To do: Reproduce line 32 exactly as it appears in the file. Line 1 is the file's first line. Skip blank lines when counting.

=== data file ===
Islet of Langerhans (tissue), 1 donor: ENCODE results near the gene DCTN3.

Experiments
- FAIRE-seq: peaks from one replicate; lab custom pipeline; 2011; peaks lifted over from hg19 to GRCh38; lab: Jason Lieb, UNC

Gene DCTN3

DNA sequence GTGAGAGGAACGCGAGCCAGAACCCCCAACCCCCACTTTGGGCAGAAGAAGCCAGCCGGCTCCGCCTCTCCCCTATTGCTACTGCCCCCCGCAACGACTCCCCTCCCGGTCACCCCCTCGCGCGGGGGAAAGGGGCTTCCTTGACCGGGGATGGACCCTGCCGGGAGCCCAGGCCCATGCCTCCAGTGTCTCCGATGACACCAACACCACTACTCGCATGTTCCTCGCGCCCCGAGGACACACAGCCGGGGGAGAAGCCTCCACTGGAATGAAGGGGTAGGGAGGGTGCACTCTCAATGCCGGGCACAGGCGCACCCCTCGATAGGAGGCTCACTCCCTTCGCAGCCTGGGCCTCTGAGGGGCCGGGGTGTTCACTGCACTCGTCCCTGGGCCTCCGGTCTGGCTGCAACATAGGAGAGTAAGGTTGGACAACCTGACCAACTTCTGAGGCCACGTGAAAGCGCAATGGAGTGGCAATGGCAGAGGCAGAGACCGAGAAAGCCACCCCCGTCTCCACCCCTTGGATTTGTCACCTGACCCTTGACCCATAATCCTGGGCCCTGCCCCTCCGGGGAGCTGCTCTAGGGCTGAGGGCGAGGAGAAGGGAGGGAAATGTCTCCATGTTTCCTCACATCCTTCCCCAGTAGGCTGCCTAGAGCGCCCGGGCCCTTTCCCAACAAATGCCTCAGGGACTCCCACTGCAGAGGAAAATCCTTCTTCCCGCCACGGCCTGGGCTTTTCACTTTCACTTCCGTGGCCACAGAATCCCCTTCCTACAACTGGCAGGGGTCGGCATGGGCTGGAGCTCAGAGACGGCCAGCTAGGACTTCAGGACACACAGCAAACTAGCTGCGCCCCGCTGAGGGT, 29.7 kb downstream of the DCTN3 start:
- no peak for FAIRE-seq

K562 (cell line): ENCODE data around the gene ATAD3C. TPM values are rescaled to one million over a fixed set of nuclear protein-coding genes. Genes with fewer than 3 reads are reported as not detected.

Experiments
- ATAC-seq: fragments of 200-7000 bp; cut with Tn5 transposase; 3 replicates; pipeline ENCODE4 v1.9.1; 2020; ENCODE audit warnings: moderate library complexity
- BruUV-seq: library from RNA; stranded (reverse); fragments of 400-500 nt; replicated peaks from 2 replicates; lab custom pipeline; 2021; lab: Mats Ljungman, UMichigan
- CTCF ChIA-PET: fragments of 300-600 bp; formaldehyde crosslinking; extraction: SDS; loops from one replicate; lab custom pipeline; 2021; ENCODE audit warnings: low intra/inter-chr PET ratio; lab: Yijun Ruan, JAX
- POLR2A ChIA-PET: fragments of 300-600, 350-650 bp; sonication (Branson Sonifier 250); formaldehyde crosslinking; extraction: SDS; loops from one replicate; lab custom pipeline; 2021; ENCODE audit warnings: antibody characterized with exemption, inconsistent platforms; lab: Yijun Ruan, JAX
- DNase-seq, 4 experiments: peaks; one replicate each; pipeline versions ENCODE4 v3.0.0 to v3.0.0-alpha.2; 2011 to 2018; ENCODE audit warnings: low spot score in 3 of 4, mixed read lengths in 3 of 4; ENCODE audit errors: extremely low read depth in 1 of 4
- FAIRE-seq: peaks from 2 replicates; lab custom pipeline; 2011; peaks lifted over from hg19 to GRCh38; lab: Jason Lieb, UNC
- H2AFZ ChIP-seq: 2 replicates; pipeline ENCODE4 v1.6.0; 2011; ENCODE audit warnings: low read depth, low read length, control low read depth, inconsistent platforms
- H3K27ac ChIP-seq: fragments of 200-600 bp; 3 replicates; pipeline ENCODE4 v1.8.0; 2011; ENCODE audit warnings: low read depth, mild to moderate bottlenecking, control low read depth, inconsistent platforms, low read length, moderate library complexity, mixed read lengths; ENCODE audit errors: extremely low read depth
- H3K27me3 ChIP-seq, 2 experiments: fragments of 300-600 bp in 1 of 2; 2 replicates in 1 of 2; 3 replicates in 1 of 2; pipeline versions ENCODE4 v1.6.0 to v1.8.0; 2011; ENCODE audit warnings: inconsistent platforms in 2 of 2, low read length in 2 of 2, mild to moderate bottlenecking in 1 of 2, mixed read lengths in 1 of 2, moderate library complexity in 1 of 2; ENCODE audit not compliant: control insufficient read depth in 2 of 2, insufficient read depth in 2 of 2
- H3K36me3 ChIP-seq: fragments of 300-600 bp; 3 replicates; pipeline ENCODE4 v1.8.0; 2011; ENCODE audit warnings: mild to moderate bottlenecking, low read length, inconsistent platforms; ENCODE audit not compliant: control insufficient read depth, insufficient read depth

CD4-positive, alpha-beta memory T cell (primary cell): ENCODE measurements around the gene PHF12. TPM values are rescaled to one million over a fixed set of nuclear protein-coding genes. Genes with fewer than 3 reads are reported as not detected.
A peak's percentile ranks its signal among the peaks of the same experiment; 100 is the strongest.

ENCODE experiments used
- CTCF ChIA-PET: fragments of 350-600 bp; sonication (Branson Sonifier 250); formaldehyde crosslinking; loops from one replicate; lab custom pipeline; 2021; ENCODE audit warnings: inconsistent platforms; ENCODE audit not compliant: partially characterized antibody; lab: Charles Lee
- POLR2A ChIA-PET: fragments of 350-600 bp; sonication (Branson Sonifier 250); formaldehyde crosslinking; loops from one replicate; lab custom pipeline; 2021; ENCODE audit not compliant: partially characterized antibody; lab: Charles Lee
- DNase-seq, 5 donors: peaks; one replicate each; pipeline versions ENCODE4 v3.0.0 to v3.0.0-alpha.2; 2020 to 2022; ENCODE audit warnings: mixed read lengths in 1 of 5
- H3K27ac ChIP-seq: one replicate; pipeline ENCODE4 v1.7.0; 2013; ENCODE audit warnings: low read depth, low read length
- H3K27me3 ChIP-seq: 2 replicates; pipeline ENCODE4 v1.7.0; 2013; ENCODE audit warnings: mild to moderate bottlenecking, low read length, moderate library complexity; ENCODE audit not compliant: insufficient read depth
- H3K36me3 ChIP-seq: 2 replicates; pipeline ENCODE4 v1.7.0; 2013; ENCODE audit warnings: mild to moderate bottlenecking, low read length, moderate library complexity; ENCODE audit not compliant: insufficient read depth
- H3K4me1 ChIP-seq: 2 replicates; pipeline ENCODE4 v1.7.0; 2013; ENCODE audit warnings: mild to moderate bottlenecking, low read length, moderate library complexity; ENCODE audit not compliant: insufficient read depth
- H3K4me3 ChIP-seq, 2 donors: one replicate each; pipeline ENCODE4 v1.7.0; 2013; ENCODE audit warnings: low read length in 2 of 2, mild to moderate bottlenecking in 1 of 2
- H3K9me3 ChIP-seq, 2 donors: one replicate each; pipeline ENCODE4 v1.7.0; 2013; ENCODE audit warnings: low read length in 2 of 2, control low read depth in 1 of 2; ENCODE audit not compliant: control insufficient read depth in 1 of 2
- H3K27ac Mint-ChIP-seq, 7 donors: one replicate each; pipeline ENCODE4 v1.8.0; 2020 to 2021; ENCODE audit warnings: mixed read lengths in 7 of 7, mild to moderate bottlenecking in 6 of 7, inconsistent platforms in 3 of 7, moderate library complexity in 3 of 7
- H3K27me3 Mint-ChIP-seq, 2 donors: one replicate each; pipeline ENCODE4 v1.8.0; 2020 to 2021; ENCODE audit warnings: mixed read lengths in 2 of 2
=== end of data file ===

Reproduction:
- H3K27me3 Mint-ChIP-seq, 2 donors: one replicate each; pipeline ENCODE4 v1.8.0; 2020 to 2021; ENCODE audit warnings: mixed read lengths in 2 of 2